- Tenuous logic: Rationalization occurs when someone jumps to a conclusion and then tries to justify it, so sometimes you can spot a rationalization by the weak links in the chain of logic. If you can spot a hole in the logic that is quite obvious but seems deliberately unacknowledged, you’re probably watching a rationalization in action.¹
- Bigger implications: Because rationalizations work backwards through the logic chain, an objective look at the logic or premises might reveal large implications that the rationalization ignores. If a conclusion seems to have more parts than are being presented, and the person involved doesn’t want to address them, you’re probably watching a rationalization in action.²
- Overly strong conclusions: Rationalizations require supporting logic, but oftentimes any old logic will do. If you see someone give a long, roundabout, qualified argument and then end on an extremely definite conclusion, you’re probably watching a rationalization in action.³
- Lack of consistency: Because rationalizations are developed to justify particular events, the presenter often fails to apply the logic involved in a consistent fashion. If you see an argument being used to justify one thing, but not to justify a different thing where it fits equally well, you’re probably watching a rationalization in action.⁴
- Resorting to a backup: If someone is proven wrong and then immediately offers a different argument to defend their position, they are quite often only using rationalizations. The key point that separates resorting to a backup from defending one’s argument is that the original argument is immediately dropped and subsequently ignored.⁵
- Opposite results: If someone pushes an idea, the idea is demonstrably proven incorrect, and then they continue to defend or promote the idea, they have stopped thinking and started rationalizing.⁶
Some or all of these points might apply to any given rationalization. The key component in all of this, though, is that you have to be alert. It’s not a good idea to take someone else’s conclusions at face value, particularly when someone’s health, well-being, or money are on the line. Keep in mind that the stronger the incentive for someone to defend their position, the more likely it is that they will resort to rationalization.
Surviving Smart People
The key to a great deal of survival in the modern world is to survive the rationalizations of smart people. You have to be able to recognize when a smart person has ceased to make sense and has started rationalizing poor decisions and bad actions. That means that you have to be intelligent. You don’t have to be “smart” to be intelligent. You do have to be grounded, deliberate, careful, and informed:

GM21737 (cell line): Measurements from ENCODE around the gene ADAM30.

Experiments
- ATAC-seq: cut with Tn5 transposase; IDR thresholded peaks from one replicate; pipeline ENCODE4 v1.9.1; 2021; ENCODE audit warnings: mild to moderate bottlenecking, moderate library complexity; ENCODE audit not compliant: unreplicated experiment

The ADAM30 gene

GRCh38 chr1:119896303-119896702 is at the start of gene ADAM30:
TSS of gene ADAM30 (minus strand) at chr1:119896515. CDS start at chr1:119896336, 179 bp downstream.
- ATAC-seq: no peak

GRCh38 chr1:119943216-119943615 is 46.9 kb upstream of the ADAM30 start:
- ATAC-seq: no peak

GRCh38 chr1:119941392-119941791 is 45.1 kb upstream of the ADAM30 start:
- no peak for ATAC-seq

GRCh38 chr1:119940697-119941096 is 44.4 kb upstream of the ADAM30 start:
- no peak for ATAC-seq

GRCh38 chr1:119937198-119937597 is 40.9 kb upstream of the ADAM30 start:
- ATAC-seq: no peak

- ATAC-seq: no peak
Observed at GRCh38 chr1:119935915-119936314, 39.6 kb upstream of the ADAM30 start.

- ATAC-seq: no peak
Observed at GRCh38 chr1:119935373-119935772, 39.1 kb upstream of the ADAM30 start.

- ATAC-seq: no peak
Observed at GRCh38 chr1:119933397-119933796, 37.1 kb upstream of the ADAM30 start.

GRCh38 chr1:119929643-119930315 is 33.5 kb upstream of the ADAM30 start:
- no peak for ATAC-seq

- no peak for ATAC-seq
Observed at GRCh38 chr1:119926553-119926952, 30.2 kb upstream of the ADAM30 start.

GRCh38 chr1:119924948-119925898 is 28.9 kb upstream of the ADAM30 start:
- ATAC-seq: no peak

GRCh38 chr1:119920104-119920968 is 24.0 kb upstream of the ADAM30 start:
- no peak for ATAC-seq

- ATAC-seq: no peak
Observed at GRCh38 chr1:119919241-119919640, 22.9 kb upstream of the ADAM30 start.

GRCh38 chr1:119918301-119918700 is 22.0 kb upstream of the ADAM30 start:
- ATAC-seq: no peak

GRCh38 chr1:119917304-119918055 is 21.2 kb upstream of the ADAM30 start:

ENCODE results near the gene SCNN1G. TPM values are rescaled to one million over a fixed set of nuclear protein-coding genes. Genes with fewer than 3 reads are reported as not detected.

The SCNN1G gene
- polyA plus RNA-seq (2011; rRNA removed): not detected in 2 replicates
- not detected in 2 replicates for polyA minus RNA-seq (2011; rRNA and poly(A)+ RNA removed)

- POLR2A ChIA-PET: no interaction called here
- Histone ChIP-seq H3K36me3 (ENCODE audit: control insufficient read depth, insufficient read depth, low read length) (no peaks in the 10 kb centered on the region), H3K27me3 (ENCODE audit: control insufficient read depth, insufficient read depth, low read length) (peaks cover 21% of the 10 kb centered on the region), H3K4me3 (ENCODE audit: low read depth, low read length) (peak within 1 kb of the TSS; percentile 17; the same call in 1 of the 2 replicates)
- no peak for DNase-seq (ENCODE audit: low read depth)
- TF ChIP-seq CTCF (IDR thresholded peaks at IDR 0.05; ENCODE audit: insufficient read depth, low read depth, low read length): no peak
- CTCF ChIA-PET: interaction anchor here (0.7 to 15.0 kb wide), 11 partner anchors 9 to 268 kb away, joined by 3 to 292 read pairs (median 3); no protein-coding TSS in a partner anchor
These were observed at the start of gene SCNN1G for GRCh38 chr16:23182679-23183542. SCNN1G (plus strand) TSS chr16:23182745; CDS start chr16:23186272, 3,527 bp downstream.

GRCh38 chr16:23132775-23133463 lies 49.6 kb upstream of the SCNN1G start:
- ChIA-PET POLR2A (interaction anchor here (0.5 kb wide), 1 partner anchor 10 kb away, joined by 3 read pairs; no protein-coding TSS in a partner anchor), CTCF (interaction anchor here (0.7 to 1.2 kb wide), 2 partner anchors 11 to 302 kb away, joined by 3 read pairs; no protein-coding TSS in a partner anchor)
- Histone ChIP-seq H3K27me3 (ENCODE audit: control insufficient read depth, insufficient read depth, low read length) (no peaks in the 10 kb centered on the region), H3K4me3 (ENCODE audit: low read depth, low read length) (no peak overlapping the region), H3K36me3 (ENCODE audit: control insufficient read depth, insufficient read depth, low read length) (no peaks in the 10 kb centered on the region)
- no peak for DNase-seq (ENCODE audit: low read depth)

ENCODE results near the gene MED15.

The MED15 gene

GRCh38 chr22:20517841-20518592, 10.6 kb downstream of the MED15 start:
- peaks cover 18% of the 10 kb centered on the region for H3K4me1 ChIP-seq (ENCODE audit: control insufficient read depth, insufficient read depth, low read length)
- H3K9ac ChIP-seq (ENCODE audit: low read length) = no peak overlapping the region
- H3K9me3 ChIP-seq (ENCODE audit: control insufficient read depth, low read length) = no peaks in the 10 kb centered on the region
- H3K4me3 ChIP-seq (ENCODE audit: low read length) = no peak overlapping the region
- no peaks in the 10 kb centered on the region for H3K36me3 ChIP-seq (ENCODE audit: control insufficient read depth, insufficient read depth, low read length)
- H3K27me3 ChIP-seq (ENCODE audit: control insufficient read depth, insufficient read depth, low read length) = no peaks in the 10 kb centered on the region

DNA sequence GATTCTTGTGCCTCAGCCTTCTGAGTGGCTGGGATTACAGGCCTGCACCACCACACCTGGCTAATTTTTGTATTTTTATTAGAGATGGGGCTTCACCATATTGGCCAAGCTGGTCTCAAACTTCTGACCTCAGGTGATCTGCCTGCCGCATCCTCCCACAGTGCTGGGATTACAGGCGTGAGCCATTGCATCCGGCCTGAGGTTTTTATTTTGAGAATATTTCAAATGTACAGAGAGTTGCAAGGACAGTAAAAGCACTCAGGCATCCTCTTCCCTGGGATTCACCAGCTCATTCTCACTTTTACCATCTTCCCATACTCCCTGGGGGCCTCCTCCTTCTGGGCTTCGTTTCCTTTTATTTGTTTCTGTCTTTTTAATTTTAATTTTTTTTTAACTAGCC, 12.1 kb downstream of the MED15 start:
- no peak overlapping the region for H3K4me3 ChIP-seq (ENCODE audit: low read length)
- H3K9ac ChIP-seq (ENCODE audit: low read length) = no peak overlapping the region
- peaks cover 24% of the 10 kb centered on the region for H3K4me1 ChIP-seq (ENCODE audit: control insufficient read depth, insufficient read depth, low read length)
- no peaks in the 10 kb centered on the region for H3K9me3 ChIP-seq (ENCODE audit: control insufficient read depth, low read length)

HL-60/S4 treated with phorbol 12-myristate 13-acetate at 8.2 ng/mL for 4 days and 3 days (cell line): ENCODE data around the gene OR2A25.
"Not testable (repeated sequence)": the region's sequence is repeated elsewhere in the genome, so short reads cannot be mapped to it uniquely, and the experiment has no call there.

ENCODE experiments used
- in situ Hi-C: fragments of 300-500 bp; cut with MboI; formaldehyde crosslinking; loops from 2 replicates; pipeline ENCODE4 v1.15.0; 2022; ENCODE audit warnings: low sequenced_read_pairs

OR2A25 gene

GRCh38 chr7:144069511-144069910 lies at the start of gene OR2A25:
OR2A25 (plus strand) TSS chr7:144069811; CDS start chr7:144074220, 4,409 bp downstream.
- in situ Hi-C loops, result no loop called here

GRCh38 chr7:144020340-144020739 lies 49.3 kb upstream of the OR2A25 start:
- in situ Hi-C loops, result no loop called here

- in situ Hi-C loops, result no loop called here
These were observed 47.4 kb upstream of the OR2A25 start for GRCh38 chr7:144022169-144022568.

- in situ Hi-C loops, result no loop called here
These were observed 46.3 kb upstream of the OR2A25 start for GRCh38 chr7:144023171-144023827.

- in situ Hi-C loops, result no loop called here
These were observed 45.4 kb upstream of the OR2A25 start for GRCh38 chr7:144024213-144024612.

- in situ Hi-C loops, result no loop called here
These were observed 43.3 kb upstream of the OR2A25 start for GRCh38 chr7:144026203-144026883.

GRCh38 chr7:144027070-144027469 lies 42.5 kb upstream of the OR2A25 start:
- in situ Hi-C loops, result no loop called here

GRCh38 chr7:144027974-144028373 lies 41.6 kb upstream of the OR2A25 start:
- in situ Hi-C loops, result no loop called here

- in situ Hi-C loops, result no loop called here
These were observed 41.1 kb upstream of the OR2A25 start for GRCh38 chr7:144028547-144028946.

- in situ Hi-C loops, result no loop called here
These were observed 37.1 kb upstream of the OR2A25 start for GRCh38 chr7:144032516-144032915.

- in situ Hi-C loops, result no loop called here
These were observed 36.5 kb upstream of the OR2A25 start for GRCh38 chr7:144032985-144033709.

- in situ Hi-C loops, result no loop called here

- Grounded: A grounded person is in touch with reality. They are capable of determining whether an idea accurately reflects the real world, and calling out ideas which aren’t. They use observation and evidence to inform their decisions, not conjecture or ideology, and they know the difference between an expert and a pundit.⁷
- Deliberate: A deliberate person works through things one step at a time. They do not leap to conclusions. They do not accept half-answers. They put the pieces together bit by bit until they have a complete picture.
- Careful: A careful person watches for mistakes. They evaluate actions, statements, and theories based on the proofs behind them, and actively look for errors.
- Informed: An informed person actively searches for information. They do not accept statements at face value, but rather look to build a holistic view of each situation based on multiple sources of information.
Remember that intelligence is always earned. It takes effort. You can be born smart, but you have to work to become intelligent, and you’re not going to be intelligent about every subject.
Once you have gained some intelligence on a particular issue, the next step is to make a choice — what can you do about the fact that a smart person is screwing up? In general you have a few options:
- Do nothing — If the smart person’s rationalizations only affect them, and they’re not harming you, let them crash and burn on their own accord. In any case where they have rationalized an action so much that they’re not listening to reason, sometimes getting involved won’t do anything good for anyone. Sometimes people need to fail.
- Attempt reason — If the smart person is rationalizing but not totally lost to logic, you can try reasoning with them. This usually falls under the heading of constructive criticism, and I have a separate thing on that. This is a path to try with people you want to see succeed.
- Attempt intervention — An intervention is a forceful display of dominance to attempt to change someone’s mind. Classically this is a situation where you and others collectively confront a person to tell them that they are on the wrong path. It’s pretty much a toss-up whether this works, and depends on how much they respect the group. But sometimes people just need to be shocked into the realization that other people disagree with them.
- Attempt a power grab — A power grab is a play you make to acquire control of someone’s assets or base of support. Power grabs are always viewed as hostile actions, and should not be attempted against people you want to like you. An example might be acquiring power of attorney in an effort to preserve family assets from a relative’s missteps, or supplanting someone on a project team at the office.